Displaying photos, etc.
The fun, fluid, and functional format above is as easy as mounting two metal bars (about $8 each) on a wall or a door — or anywhere you have space — so you can display photos, postcards, or doodles. The best part is that the magnetic clips let you move the images around whenever you want.
Newspaper and shopping bag art.
These two prints hang in southern artist Frank Faulkner's bathroom. The rhino was cut from an early Banana Republic shopping bag, and the ostrich skeleton was cut from the New York Times. The old, beat-up frames add character and an antiquarian flair.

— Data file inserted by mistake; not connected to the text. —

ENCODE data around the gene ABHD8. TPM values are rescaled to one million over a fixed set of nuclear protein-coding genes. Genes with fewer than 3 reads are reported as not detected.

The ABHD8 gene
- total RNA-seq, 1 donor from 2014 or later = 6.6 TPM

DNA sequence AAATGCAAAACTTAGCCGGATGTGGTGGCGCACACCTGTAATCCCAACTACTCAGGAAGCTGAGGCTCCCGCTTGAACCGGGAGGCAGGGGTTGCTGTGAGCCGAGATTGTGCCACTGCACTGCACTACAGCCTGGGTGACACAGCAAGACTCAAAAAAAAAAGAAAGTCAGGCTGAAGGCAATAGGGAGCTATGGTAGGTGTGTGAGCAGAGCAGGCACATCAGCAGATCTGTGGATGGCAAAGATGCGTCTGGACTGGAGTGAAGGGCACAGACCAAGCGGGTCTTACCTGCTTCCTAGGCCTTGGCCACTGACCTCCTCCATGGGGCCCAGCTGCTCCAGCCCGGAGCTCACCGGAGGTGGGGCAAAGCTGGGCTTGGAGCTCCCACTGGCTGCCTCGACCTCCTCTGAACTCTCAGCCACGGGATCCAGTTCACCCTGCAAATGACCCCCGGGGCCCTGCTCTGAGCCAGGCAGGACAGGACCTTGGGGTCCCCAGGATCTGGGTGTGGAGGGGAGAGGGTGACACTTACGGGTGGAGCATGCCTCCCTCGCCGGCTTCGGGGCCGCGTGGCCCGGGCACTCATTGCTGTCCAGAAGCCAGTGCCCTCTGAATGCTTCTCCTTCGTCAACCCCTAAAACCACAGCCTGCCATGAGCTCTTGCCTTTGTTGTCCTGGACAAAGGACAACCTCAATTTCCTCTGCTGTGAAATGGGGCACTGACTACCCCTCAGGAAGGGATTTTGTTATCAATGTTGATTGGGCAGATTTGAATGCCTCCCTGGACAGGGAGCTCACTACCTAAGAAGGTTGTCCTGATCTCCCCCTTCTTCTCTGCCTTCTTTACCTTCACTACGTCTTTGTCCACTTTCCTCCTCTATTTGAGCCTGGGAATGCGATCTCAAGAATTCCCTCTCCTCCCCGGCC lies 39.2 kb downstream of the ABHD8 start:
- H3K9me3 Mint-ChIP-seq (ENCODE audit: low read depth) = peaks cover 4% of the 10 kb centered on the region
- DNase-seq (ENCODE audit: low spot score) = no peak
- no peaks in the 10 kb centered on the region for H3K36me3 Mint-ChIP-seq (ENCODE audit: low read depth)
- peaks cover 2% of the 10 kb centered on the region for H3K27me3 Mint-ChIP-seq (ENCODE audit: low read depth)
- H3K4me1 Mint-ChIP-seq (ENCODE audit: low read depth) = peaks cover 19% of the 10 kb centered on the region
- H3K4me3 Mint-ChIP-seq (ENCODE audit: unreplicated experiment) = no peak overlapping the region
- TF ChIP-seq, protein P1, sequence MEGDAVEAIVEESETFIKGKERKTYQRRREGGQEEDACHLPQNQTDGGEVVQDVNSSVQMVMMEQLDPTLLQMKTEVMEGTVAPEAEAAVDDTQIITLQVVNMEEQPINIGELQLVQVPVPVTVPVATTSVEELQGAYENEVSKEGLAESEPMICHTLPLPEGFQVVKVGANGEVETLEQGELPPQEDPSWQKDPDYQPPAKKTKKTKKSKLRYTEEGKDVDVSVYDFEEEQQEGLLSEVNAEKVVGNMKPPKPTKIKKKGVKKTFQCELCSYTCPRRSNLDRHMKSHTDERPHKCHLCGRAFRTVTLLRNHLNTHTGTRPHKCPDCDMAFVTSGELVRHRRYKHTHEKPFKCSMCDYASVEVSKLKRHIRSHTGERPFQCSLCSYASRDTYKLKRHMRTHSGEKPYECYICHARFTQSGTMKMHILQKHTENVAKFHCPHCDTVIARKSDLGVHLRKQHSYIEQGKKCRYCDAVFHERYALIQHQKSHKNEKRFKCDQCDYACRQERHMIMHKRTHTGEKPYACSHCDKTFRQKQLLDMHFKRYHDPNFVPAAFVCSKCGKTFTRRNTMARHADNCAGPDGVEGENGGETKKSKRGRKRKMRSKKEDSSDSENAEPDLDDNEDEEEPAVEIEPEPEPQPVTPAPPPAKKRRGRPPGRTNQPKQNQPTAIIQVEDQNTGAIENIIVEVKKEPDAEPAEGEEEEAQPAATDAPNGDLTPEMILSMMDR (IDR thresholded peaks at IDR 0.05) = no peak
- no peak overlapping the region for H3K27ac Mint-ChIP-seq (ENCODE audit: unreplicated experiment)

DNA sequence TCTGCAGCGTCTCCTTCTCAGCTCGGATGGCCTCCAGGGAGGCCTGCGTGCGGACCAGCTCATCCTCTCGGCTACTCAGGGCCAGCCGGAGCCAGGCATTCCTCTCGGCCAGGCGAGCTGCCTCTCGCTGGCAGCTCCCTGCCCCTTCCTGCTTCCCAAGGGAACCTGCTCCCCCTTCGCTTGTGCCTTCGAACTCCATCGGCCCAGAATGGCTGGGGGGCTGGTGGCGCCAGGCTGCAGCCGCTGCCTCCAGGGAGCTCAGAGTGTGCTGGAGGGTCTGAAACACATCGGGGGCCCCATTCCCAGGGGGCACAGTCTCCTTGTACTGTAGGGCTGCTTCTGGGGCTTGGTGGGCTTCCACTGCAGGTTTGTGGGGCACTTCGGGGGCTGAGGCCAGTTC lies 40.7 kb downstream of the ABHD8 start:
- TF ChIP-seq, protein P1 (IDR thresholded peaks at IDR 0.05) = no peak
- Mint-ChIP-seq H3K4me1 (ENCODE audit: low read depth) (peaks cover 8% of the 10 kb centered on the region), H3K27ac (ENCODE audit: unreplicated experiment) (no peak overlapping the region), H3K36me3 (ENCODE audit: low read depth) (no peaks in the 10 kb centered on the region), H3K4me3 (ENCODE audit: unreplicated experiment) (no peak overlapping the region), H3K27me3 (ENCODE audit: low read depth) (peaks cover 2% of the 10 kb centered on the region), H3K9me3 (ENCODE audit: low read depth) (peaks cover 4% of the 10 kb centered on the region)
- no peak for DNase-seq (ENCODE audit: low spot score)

This arrangement of everyday metal objects from bygone eras is graphic and graceful, and it makes a huge impact on a stark white wall. The arrangement is interesting thanks to both the artful interplay between the unique outlines and the what-did-they-use-that-for? questions that the objects will elicit.
Fabric scraps on embroidery hoops.
I saw this idea online and was blown away by what an easy and affordable way it is to display fabrics (wrapping paper and wallpaper work too). That it is a series of circles makes the grouping particularly appealing.
Annie Selke founded home-furnishings companies Pine Cone Hill, Dash & Albert Rug Company, and Annie Selke Home.
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